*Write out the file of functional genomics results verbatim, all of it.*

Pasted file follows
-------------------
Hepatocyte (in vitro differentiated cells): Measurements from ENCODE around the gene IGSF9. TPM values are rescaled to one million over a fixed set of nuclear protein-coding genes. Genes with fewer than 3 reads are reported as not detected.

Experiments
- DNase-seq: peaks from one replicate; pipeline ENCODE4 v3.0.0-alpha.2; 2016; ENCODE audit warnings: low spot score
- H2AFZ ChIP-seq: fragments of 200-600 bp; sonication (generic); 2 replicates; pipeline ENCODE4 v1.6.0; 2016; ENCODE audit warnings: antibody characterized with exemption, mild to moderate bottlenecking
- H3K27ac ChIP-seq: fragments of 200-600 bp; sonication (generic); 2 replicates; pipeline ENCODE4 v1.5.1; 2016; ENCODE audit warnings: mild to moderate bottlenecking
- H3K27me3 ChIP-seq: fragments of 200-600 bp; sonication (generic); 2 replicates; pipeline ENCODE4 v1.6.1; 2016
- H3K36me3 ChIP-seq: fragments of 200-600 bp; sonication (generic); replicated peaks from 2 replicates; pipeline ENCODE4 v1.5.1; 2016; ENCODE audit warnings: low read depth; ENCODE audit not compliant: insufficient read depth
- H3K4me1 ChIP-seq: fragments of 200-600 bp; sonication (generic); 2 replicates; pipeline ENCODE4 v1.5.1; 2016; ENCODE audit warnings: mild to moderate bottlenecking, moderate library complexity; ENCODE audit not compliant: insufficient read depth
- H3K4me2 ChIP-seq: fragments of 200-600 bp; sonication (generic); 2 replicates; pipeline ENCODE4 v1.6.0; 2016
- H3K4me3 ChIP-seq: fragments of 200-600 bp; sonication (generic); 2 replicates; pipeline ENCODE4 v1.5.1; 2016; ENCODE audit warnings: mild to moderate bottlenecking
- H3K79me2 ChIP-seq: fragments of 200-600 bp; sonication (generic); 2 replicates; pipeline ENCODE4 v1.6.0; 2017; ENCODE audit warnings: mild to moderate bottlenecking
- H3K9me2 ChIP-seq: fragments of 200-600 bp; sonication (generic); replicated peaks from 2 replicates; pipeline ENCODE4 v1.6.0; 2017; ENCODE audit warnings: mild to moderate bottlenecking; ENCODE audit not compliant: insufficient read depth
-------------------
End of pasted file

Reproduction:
Hepatocyte (in vitro differentiated cells): Measurements from ENCODE around the gene IGSF9. TPM values are rescaled to one million over a fixed set of nuclear protein-coding genes. Genes with fewer than 3 reads are reported as not detected.

Experiments
- DNase-seq: peaks from one replicate; pipeline ENCODE4 v3.0.0-alpha.2; 2016; ENCODE audit warnings: low spot score
- H2AFZ ChIP-seq: fragments of 200-600 bp; sonication (generic); 2 replicates; pipeline ENCODE4 v1.6.0; 2016; ENCODE audit warnings: antibody characterized with exemption, mild to moderate bottlenecking
- H3K27ac ChIP-seq: fragments of 200-600 bp; sonication (generic); 2 replicates; pipeline ENCODE4 v1.5.1; 2016; ENCODE audit warnings: mild to moderate bottlenecking
- H3K27me3 ChIP-seq: fragments of 200-600 bp; sonication (generic); 2 replicates; pipeline ENCODE4 v1.6.1; 2016
- H3K36me3 ChIP-seq: fragments of 200-600 bp; sonication (generic); replicated peaks from 2 replicates; pipeline ENCODE4 v1.5.1; 2016; ENCODE audit warnings: low read depth; ENCODE audit not compliant: insufficient read depth
- H3K4me1 ChIP-seq: fragments of 200-600 bp; sonication (generic); 2 replicates; pipeline ENCODE4 v1.5.1; 2016; ENCODE audit warnings: mild to moderate bottlenecking, moderate library complexity; ENCODE audit not compliant: insufficient read depth
- H3K4me2 ChIP-seq: fragments of 200-600 bp; sonication (generic); 2 replicates; pipeline ENCODE4 v1.6.0; 2016
- H3K4me3 ChIP-seq: fragments of 200-600 bp; sonication (generic); 2 replicates; pipeline ENCODE4 v1.5.1; 2016; ENCODE audit warnings: mild to moderate bottlenecking
- H3K79me2 ChIP-seq: fragments of 200-600 bp; sonication (generic); 2 replicates; pipeline ENCODE4 v1.6.0; 2017; ENCODE audit warnings: mild to moderate bottlenecking
- H3K9me2 ChIP-seq: fragments of 200-600 bp; sonication (generic); replicated peaks from 2 replicates; pipeline ENCODE4 v1.6.0; 2017; ENCODE audit warnings: mild to moderate bottlenecking; ENCODE audit not compliant: insufficient read depth